A defendant in criminal proceedings is an individual charged with a crime either in a criminal court or on a civil lawsuit. The term ‘defendant’ is used here to refer to the person accused of wrongdoing. The term ‘possess’ refers to the right of ownership of an item or property. When speaking of a ‘defendant’ we usually intend to refer to an individual. It could be a company, partnership, organization or even a government.
The commonest terminology that people use to talk about a ‘possession’ or ‘fault’ is ‘acquitted’, ‘fault’ or ‘innocent until proven guilty’. What is the defendant here is the state of mind of the person accused of wrongdoing. What is a defendant then? A person who is accused of being involved in an act, which is alleged to have been deliberately done with the effect of intending to commit an act is said to be a defendant. A person who is the subject of an accusation is, in legal terms, the ‘possessor’ of the property or item being accused of having and/or having not properly dealt with it.
As we have seen above, what is a defendant in legal terms is the state of mind of the person being accused. What is an accessory, on another hand, is something that is done by one person to aid another in the commission of an act. In this sense what is accessory and what is defendant can overlap.
For instance, what is the accessory if a person is convicted of murder? That is, they have been found guilty of murder but cannot be proved guilty of it by any means possible, that is, it can not be proved that they had prior knowledge of the killing. We would say that this is an accessory. But what is the defendant if a person is convicted of murder but it can not be proven that they had prior knowledge? It is again an accessory.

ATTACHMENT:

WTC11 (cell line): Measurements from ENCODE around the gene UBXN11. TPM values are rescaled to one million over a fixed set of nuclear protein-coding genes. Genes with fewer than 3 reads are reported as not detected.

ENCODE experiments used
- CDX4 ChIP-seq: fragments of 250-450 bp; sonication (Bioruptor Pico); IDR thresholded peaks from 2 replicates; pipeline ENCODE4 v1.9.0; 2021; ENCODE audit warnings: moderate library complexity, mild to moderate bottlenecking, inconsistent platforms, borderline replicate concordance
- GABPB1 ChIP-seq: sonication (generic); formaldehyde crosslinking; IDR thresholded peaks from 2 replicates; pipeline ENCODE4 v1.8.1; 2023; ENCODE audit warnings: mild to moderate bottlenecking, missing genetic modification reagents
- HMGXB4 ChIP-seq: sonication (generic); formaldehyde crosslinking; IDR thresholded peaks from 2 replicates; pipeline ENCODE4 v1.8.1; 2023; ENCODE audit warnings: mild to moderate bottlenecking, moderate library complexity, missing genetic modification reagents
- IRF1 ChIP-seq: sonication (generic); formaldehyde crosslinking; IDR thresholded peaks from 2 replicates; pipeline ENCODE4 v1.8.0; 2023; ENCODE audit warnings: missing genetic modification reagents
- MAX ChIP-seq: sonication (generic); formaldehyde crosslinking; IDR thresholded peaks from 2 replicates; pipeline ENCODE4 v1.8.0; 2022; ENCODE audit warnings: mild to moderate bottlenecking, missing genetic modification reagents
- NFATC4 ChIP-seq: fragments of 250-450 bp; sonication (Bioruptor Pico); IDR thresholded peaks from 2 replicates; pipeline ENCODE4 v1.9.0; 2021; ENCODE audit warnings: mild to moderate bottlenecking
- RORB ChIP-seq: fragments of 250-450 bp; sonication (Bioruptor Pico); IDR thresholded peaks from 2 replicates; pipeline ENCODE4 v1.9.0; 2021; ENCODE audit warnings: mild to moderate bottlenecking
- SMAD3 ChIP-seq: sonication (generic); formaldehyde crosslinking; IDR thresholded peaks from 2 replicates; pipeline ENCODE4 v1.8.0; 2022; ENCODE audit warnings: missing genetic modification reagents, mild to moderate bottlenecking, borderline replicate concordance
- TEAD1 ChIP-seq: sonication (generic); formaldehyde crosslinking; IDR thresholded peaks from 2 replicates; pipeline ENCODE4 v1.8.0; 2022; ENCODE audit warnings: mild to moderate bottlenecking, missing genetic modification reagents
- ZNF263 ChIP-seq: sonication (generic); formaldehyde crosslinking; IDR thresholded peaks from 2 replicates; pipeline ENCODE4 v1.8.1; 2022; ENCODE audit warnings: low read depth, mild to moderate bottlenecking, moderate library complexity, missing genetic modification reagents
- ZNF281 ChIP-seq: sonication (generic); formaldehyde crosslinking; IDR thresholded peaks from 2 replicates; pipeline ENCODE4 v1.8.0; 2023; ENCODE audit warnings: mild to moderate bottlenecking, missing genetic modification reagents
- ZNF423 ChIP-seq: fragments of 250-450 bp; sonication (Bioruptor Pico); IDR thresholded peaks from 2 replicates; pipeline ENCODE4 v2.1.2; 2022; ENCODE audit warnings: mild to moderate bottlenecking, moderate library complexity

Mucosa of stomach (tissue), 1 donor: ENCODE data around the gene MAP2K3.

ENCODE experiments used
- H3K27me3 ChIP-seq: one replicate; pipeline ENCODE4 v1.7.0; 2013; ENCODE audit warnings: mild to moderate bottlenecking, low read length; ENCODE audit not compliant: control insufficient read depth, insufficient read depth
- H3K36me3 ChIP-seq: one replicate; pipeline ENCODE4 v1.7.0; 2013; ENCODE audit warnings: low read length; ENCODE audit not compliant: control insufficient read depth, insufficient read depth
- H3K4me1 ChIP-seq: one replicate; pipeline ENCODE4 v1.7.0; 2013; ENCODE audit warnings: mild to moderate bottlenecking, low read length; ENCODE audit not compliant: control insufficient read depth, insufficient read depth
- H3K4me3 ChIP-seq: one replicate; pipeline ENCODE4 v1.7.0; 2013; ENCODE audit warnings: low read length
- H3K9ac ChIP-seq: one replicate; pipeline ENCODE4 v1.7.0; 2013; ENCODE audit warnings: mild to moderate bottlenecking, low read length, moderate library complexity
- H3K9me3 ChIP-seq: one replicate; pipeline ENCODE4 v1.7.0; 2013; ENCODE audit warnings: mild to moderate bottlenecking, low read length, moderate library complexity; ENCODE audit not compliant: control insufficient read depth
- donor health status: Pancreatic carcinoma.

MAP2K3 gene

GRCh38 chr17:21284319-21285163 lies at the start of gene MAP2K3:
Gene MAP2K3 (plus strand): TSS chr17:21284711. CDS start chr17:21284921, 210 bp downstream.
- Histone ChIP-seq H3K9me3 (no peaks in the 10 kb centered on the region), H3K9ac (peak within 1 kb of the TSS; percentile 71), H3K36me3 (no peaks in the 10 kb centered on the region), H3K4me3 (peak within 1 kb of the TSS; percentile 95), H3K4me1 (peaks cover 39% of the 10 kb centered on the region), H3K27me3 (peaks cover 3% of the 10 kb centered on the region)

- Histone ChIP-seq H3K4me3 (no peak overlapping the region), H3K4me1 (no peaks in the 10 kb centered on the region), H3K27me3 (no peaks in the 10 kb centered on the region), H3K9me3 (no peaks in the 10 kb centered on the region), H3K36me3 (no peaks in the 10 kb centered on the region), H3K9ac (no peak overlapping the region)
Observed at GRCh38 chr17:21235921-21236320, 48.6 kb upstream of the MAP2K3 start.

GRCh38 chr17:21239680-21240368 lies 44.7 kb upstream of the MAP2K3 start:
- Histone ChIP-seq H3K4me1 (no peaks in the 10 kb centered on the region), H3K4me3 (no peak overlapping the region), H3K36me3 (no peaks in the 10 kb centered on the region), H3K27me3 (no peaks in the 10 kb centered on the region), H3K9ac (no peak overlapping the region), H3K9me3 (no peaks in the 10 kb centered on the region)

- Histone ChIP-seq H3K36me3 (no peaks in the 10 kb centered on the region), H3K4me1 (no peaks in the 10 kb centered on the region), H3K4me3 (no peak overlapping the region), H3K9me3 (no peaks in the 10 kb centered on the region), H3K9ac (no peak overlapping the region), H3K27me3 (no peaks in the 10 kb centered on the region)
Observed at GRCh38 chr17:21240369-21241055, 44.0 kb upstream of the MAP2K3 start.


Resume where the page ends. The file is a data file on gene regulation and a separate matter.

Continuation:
The law considers what is accessory to be an accessory even though the state may try to prove otherwise. To illustrate, assume you are standing on a witness stand and the prosecution asks you if you saw a gun in defendant’s hand before the murder took place. Assuming that you answer yes, then it becomes a fact whether or not you saw the gun.
But what is the defendant, if you answer no? The fact remains that you saw the gun and you saw it before the crime was committed. This, however, will not serve the same purpose as what is accessory. If what is accessory can be proved, what is the defendant cannot be. Again, we use the example above.
Thus, what is defendant and what is accessory to have to do with one another? The answer often depends on who is charged with a crime. In some states the two are used interchangeably. One state, for example, refers to what is accessory as proof that the accused has in fact purchased or otherwise obtained possession of a firearm. In another state, what is accessory requires proof that the accused felonious acted in furtherance of a crime.
Different states, of course, often have very different definitions of what is accessory. Some jurisdictions, for example, require that what is accessory necessarily mean that the accused acquired the weapon before committing the crime. On the other hand, what is defendant may mean that the weapon was possessed prior to the commission of the crime. In either event, what is accessory, and what is the defendant, can become a very difficult question of law.
Of course, there is a lot of room for argument about what is accessory and what is defendant. Often, what is accessory is subject to interpretation, subject to judicial determination. This is especially true where the crime involved is something like murder, which is a state of mind, and a state of any kind of crime.
What is defendant is often taken to be what is accessory, but this is not always so. Suppose, for example, that an individual killed his neighbor because he believed that the neighbor was burglarizing his home. In this situation, what is defendant would often be interpreted as what is accessory, because the act of killing the person (which is what is accessory) was in furtherance of the robbery, which is what is criminal in the jurisdiction in which the homicide occurred.
This is just an illustration, however. The situation can be rather complicated, indeed it can sometimes turn on what is accessory as a whole. Sometimes what is accessory can be what is defendant. For example, what is the state of mind of a person who enters a bank with the intent to rob it? What is accessory may be what is accessory to a crime, depending on the state in which the crime is committed. It can be difficult, of course, but it can also be very simple if one only knows how to look at the situation.